That nasty ol’ economy. It just won’t do what it’s supposed to do. And you know whose fault it is? Those consumers, who just can’t be talked into spending more. Or so says the cadre of Keynesians who pull our economic levers presently.
There is just one problem. Consumer spending has increased. The folks who run things in our government by and large believe that when consumers gain confidence and become optimistic, the economy grows. What they fail to take into account is the series of events that has to take place before consumers have anything to buy.
One way to understand this is by thinking about how businesses make what it is that they make–not the mechanics of it, but the funding. Investment is required. Investment is essentially money that is put aside (not spent) in order to fund business ventures.
In personal terms, this is savings. We save part of our income in order to be able to use it in the future. However, money just sitting there is not as useful as money doing something, like making more money. We invest our savings in various kinds of instruments, but they all have one thing in common–they are based somewhere along the line on a business. No business creating wealth, no return on investment.
Our problems now are not consumer spending, but investment:
The economy remains moribund not because consumption spending has failed to recover and not because government spending has failed to increase, but because the true driver of economic growth—private investment—remains deeply depressed. Gross private domestic fixed investment fell steeply after the second quarter of 2007, and in the second quarter of 2011 it remained 19 percent below its pre-recession peak.
Why is investment lagging? Mostly because businesses are not about to make plans far into the future when there is so much uncertainty about global finances and the legal and regulatory environment.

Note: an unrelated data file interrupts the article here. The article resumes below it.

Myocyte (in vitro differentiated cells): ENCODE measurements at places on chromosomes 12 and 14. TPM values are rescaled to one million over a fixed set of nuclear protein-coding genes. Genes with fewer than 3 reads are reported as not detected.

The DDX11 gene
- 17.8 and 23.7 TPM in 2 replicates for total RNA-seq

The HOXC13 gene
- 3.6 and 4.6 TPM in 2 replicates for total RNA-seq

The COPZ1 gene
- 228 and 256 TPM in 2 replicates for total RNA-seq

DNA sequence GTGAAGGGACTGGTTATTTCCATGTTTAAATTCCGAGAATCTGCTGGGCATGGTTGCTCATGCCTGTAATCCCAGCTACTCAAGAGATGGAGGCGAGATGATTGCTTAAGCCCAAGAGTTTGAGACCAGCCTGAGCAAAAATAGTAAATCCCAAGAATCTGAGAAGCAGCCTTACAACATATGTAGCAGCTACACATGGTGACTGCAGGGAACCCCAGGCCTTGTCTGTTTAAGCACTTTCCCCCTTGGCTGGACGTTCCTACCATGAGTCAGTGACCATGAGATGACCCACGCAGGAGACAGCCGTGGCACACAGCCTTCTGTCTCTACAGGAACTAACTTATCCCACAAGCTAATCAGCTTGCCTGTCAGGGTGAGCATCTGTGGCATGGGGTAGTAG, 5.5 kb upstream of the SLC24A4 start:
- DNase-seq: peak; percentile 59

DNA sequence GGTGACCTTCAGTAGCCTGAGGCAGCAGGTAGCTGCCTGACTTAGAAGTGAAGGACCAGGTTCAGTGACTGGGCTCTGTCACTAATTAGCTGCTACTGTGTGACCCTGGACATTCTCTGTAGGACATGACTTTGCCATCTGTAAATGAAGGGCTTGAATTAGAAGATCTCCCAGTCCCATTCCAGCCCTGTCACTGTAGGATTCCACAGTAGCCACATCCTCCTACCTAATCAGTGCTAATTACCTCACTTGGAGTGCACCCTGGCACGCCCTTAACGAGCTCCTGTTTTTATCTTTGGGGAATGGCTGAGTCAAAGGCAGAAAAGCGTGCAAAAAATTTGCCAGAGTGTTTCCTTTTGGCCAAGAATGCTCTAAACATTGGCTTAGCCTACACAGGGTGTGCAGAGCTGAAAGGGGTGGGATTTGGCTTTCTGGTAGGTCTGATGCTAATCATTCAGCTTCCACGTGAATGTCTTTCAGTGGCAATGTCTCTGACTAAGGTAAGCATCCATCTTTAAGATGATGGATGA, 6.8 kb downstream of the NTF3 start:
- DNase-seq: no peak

The solution? Mostly, it’s getting government out of the way. The prospect of getting a tax break only to get clobbered 16 months later (a core provision in Obama’s deficit reduction plan) is not my idea of an incentive. Add to that the constant refrain of soaking the rich that emanates from the White House and it is a wonder that businesses are willing to risk anything at all. It’s a lot like inviting people to a pistol-whipping. Thanks for the thoughtfulness, but I’d rather just stay home.
As for the long-term, the picture is even worse. Few, including most Republicans, are willing to take on the structural issues with entitlements. Politicians pander to the seniors who are receiving or about to receive the benefits they have counted on for decades. Any attempt to change the structure is twisted into a story about how present seniors will be affected.
Getting a politician to think past tomorrow afternoon is near-impossible, but until our government comes up with a plan to change (preferably eliminate) Social Security and Medicare over a sufficiently long period of time, we are hosed. Businesses have to factor into their investment decisions what the long-term future holds. A currency crash precipitated by a refusal to face the music is not the stuff of investment enthusiasm.
We can delude ourselves into making the world safe for more consumption or we can grow our way out of this recession by letting businesses do what they do best–business. The longer the Keynesians rule the roost, the longer we will be **** upon. Come 2012, let’s encourage them to fly away.